Let’s review the pros and cons of both investment approaches.
Pros of investing in equity index funds
Diversification. “When you buy an (S&P 500) index fund, you’re buying 500 stocks in a single fund, so that’s a pretty easy way to get exposure to a lot of different companies,” says O’Shea, adding that broad diversification is the “better choice for the vast majority of people who are saving for retirement.”
“Whereas, if you’re picking and choosing individual stocks, you have to do it one by one— and maybe need to buy 20, 30 or 50 stocks. You have to do a lot more work and due diligence.”
As the performance data above show, the more diversified your portfolio is, the less violent the short-term price moves.
While investors will never generate better returns than the index their fund is tracking, they are more likely to match the long-term 10% average annual returns of the S&P 500 by buying and holding an index fund over, say, a 10-year period, than they would trading stocks on their own, says Jim Rowley, senior investment analyst at Vanguard Group, which manages $4.7 trillion in index fund assets. “The probability of capturing the return” of the stock market with index funds is “really high,” says Rowley.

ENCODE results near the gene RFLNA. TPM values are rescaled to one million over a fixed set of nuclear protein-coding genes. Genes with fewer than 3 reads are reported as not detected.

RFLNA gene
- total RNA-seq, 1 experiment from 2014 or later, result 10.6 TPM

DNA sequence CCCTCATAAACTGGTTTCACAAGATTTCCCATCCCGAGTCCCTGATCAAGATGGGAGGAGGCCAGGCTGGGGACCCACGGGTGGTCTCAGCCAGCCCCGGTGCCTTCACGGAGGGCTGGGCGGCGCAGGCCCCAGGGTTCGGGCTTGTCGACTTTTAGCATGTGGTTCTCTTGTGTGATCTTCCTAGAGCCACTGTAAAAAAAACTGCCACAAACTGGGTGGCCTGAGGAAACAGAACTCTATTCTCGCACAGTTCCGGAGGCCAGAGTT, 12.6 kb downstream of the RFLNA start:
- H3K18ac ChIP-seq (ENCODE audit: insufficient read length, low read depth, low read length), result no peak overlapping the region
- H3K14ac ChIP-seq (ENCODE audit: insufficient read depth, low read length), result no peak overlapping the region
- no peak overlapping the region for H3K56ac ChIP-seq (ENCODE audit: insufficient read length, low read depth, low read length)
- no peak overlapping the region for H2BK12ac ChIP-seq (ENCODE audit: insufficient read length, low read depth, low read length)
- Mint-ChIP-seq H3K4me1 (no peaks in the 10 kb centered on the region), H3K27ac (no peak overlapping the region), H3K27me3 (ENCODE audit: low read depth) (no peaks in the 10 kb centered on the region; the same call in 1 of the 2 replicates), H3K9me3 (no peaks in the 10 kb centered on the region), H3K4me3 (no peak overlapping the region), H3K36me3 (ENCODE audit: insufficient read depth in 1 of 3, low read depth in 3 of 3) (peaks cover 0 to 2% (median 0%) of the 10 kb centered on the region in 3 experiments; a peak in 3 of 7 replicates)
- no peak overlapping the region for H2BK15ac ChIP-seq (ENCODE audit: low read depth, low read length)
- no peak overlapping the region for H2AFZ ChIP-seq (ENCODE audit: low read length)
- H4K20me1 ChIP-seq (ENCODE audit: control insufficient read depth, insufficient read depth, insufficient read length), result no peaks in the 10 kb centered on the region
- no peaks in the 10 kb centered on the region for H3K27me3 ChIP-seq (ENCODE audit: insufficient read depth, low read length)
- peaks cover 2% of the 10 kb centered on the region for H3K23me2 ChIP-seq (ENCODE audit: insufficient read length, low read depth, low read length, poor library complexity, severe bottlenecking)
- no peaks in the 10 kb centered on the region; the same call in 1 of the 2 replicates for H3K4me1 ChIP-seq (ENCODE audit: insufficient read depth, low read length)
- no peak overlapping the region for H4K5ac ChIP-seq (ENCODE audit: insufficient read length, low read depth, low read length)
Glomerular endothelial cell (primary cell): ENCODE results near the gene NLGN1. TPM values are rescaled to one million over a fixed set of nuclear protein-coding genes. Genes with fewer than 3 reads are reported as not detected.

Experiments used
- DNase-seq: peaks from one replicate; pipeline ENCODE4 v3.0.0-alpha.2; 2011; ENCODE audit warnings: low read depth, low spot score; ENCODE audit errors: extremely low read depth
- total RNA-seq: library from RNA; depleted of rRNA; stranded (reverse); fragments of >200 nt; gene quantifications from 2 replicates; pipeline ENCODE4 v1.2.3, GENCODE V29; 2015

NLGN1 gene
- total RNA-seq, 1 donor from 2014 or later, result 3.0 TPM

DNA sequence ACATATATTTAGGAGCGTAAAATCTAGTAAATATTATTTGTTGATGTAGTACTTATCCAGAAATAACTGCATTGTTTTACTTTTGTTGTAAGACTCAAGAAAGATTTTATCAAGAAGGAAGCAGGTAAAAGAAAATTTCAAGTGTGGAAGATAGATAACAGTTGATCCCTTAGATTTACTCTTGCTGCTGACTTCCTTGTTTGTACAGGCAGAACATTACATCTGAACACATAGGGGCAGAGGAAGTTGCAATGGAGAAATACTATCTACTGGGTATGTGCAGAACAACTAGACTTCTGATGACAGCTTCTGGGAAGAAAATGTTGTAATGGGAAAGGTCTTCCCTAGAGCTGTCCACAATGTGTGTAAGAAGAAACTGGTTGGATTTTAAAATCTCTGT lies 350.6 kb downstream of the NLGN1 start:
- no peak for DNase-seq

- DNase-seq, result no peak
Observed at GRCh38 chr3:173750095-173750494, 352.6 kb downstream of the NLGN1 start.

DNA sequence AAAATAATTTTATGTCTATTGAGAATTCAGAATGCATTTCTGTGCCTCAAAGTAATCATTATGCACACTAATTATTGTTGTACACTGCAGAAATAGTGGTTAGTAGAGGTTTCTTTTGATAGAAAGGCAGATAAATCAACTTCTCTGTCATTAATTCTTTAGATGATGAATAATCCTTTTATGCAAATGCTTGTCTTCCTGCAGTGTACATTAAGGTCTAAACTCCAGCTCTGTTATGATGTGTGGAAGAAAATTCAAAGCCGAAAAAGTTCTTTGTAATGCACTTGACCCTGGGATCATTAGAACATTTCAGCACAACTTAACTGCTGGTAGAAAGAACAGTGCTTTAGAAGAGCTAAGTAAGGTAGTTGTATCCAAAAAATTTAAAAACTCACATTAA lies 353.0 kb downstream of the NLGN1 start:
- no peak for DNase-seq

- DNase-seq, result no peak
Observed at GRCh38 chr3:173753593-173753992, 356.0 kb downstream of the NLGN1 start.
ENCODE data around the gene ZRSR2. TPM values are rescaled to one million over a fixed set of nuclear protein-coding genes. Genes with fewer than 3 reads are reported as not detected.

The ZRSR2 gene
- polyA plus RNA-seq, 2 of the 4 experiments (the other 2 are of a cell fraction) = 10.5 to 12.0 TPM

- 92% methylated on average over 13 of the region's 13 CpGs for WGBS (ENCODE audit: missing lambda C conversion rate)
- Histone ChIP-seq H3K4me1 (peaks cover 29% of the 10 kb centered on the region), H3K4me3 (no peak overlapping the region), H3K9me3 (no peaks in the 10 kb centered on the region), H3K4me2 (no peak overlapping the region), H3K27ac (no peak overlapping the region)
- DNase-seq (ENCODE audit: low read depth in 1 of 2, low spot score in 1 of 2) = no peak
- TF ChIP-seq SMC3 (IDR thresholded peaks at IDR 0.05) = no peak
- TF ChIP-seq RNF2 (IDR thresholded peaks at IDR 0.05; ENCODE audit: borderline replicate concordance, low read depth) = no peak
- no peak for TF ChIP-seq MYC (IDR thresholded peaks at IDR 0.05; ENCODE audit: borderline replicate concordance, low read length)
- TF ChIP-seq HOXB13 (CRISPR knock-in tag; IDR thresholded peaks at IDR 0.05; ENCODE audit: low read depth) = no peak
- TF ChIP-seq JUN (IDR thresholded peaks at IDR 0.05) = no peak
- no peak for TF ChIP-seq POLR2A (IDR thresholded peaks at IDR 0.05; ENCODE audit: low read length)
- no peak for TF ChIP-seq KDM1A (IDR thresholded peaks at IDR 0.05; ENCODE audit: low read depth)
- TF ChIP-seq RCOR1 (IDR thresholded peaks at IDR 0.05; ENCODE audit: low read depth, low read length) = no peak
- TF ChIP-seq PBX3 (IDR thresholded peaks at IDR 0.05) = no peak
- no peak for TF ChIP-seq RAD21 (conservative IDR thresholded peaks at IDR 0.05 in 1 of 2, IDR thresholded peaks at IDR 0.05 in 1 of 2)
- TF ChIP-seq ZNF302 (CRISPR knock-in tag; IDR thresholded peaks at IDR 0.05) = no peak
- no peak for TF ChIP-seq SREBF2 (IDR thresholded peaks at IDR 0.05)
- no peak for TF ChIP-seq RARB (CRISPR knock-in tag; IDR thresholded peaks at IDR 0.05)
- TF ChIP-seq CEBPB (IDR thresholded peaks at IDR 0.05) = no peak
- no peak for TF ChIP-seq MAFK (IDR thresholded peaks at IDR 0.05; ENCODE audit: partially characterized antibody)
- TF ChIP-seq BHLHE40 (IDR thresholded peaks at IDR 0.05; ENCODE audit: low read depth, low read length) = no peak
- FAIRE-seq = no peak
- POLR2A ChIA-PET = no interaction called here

The tradeoff, he adds, is that you’re giving up the “opportunity to potentially outperform” the market.
Low cost. Index funds charge low fees, which means more of investors’ dollars can be invested. Vanguard’s 500 Index Admiral fund, for example, has an expense ratio of 0.04% (4 basis points), which equates to $1.20 per year based on the fund’s $3,000 minimum investment. Charles Schwab offers S&P 500 index funds with an expense ratio of 0.02% and Fidelity Investments offers a few diversified index funds with zero expense ratios.
The math, says Vanguard’s Rowley, works in the favor of investors who pay lower expenses.
“Every basis point less in expenses is 1 basis point more in return that you get; it’s a mathematical fact,” Rowley says.
Fewer trading decisions. Instead of doing a lot of research to try to figure out what stocks to invest in to grow your wealth, index funds do all the work for you.
“It’s a one-decision investment,” says Tony Ogorek, president and founder of Ogorek Wealth Management. “Instead of trying to pick what companies are going to be the winners, just buy the index.”
Index funds allow you to dodge “company-specific” risk that can drag down a portfolio’s return, he adds.